Whilst this blog is usually writing about whatever I’m actually supposed to be writing at the time I have, on occasion, written about other people who are doing good things locally. It’s not exactly as if I have vast numbers reading this blog and the people in question will instantly get a massive boost in numbers. It’s more that it’s very easy to be negative about anybody making cool projects from scratch and sometimes you just need to know that somebody else appreciates what you’re doing.

This will be one of those posts.

Give me a bit of space to set the scene here…

Carlisle is not a massive city. In fact I could pretty much get away with saying that Carlisle is like eight different villages sellotaped together with a shopping district in between. Sometimes it even has the attitude to match. Anything cultural seems to get storied away in small pockets of the city and only let out for a couple of hours a day for grazing purposes. The usual big chain stores exist in Carlisle but it seems a bit tougher for the smaller, individual shops who may specialise in a particular field. Most bigger cities I’ve been to have stores dedicated to comic books and general geekery almost by default. Carlisle never really has, until now.


1Up is in very early days having only just opened their doors at the tail end of 2017. I’ve been in a couple of times firstly to check it out and then to buy new pieces for the X-Wing Miniatures game and some new Batman comics. I don’t know the guys who run it but they always come across as really friendly and willing to put the time in to this fantastic venture.

Building such a business from scratch is difficult and they’ve recently started a crowdfunder to pull some initial cash together and get furniture for the store so they can make it not only a shop but a hub for the culture in the local area. You can read the details on the link right here…


A lot of the time when any new business is covered by the local press the words ‘This is just what Carlisle needs’ are spoken even when it’s the 100th bar or sandwich shop in the city centre. Those words are true for this project however because there is certainly nothing like this in the area. Carlisle does indeed need something like this.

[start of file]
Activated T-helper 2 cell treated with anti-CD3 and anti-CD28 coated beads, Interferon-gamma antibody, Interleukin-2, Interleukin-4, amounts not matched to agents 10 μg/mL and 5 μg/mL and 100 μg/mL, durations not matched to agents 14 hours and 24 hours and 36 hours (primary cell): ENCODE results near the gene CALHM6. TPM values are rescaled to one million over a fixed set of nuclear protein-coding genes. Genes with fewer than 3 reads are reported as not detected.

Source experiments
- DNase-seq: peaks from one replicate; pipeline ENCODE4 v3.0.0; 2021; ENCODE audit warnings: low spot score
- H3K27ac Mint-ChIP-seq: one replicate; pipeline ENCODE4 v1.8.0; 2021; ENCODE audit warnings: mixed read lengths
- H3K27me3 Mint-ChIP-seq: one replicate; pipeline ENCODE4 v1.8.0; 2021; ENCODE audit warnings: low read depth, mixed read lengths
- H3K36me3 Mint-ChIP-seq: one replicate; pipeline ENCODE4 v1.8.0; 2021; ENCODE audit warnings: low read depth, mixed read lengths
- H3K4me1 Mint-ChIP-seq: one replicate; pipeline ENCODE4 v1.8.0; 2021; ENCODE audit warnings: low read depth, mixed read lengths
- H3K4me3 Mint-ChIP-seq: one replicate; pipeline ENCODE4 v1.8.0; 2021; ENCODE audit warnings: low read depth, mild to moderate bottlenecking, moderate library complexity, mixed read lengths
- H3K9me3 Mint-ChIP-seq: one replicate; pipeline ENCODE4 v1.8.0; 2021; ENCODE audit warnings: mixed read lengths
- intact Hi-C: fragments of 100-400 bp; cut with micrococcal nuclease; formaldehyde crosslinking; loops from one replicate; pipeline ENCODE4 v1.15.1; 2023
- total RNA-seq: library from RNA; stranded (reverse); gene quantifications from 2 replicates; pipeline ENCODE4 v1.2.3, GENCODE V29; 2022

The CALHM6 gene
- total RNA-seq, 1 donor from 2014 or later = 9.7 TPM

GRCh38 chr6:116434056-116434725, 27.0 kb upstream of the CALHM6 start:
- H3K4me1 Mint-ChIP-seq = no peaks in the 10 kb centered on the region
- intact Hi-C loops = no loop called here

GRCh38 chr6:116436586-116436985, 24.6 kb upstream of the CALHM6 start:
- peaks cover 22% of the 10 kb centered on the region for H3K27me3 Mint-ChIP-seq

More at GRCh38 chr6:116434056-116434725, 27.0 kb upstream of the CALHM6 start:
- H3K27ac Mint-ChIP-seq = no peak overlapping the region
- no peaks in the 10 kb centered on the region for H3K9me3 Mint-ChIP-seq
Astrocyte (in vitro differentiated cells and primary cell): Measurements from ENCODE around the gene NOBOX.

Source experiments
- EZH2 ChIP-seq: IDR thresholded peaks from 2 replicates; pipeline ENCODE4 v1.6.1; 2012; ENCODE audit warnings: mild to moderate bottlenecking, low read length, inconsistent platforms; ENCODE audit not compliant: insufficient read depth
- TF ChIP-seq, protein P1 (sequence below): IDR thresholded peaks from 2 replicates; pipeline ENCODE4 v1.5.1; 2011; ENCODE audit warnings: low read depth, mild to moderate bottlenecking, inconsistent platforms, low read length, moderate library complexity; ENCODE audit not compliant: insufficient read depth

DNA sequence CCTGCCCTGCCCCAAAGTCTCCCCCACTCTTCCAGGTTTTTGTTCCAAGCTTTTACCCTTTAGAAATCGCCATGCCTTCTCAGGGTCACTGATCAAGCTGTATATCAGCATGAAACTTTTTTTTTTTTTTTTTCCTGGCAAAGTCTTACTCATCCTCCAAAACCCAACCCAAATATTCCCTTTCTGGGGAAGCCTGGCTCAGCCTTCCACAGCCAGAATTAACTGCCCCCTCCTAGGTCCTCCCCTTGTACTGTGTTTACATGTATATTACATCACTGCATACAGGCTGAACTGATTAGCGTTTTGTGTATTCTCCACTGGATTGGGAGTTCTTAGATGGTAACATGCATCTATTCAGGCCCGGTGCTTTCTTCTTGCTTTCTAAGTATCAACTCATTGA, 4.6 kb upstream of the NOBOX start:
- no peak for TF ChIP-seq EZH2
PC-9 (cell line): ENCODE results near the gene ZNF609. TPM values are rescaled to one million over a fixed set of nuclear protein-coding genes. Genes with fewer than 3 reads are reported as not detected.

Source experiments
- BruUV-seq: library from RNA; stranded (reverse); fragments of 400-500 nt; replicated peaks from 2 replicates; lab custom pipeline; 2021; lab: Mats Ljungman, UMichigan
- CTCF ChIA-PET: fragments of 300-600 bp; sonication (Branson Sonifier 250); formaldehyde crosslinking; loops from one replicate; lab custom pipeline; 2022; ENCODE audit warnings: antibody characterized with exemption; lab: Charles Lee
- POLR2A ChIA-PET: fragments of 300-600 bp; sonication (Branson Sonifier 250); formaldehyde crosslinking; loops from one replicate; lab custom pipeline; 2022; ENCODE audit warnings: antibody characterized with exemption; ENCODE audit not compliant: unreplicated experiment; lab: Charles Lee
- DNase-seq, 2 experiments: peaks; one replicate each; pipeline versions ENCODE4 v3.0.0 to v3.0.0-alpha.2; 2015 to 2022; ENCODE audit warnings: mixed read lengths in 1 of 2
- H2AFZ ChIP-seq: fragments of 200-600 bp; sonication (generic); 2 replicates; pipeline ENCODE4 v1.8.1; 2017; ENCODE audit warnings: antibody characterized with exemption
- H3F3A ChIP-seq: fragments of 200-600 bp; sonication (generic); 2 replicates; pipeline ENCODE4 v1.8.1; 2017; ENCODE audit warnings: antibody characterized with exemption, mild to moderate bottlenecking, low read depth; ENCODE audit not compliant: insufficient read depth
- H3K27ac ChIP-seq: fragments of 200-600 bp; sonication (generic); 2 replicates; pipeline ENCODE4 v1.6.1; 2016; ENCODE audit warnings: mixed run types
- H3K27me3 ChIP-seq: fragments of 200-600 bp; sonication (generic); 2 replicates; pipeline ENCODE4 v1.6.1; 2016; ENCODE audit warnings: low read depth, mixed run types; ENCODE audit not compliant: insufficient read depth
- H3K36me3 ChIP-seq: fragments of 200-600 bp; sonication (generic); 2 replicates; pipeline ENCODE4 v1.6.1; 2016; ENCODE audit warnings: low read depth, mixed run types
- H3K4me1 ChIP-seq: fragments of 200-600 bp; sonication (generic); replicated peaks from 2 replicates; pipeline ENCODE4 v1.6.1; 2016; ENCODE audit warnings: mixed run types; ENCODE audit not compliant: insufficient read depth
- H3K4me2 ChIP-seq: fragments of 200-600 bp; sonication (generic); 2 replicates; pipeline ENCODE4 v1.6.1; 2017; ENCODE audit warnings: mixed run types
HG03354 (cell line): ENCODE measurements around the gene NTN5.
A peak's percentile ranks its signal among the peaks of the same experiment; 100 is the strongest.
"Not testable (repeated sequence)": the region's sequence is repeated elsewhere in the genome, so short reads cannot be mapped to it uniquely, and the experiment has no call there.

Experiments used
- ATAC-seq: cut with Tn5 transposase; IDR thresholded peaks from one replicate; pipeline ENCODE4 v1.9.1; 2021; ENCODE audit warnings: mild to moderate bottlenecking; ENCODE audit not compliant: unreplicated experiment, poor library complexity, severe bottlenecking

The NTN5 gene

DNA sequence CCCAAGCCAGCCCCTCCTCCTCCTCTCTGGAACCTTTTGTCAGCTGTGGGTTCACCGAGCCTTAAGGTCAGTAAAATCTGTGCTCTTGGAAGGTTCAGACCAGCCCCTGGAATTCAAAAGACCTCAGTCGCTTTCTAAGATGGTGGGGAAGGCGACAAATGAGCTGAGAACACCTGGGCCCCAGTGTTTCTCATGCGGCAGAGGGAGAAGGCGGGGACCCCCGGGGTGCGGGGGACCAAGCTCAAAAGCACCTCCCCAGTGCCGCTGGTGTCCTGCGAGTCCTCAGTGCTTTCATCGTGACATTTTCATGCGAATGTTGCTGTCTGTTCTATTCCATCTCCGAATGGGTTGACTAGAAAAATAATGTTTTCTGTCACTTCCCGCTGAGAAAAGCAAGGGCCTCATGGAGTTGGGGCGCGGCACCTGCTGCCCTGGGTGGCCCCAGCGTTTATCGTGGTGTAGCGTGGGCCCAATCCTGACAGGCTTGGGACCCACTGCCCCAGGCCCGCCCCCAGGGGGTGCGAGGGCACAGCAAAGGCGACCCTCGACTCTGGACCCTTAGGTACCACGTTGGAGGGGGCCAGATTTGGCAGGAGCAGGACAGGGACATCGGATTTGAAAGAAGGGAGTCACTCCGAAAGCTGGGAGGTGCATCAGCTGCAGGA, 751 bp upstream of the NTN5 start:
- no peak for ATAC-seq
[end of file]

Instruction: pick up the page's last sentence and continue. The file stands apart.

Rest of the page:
If you have some money going free then please chuck it in the pot. If you’re near Carlisle then pop on by and see for yourself the start of something a bit special. Even if you’re miles away or in another country altogether then still donate. You’ll have the warm glow of knowing you’ve helped somebody get a good project on the road.

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My parents have taken my son and his cousin away for the day today so after doing some cleaning around the house this morning I’ve been able to sit down with the book today and get some more of it done.

In fact about ten minutes ago I broke the 30,000 word barrier. I am oddly happy about this. Yes, the story is wobbling in places and I really need to go back and clean up major parts of it but the main thing is that I reckon I’m about halfway there. I’ve tried to drop the obsession with having a finishing wordcount over the last few weeks. When I first started back in March I was aiming at 75,000 for the only reason that the number seemed like a ‘proper book’ number of words. As I’ve gone on I’ve remembered that this is an idea originally designed for a 90 minute film and so therefore I might be better aiming for a bit less than that so as to not end up stretching the story out. One of my favourite books is Hitchhiker’s Guide To The Galaxy and that clocks in a 55,000. It’s a fairly concise and great story because of it so that makes me a whole lot more confident in the long run.

With the pressure off a little in that regard I’m writing whilst feeling I can be far quicker with the story and not have to pad just to get more words in. As such it’s possibly reading a bit better.

In the meantime I’m going to make a burger to celebrate.

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All Things Legendary

I went for lunch with a work colleague yesterday and happened upon this poster in the bookshop we passed by.


I’ve never been to Fisher Street Galleries before yet I know where Fisher Street is so that’s not a big problem. I work during the day most Mondays in Carlisle so it would be fairly easy to just take a change of clothes, grab something to eat somewhere and pitch up at 7pm. My car parking permit runs 24 hours so that’s not really a problem either.

The £35 is affordable.

I’m not sure if they’d want me turning up with half a novel written and a few notes though. I’m liking it from the perspective of meeting other writers for a five weeks spell. The last time I did something similar to this was when I was in school years ago (I think I was about 17-18) and it was something of a disaster. Obviously I’m a grizzled 36 year old now with stubble and everything.

I’m currently mulling this one over.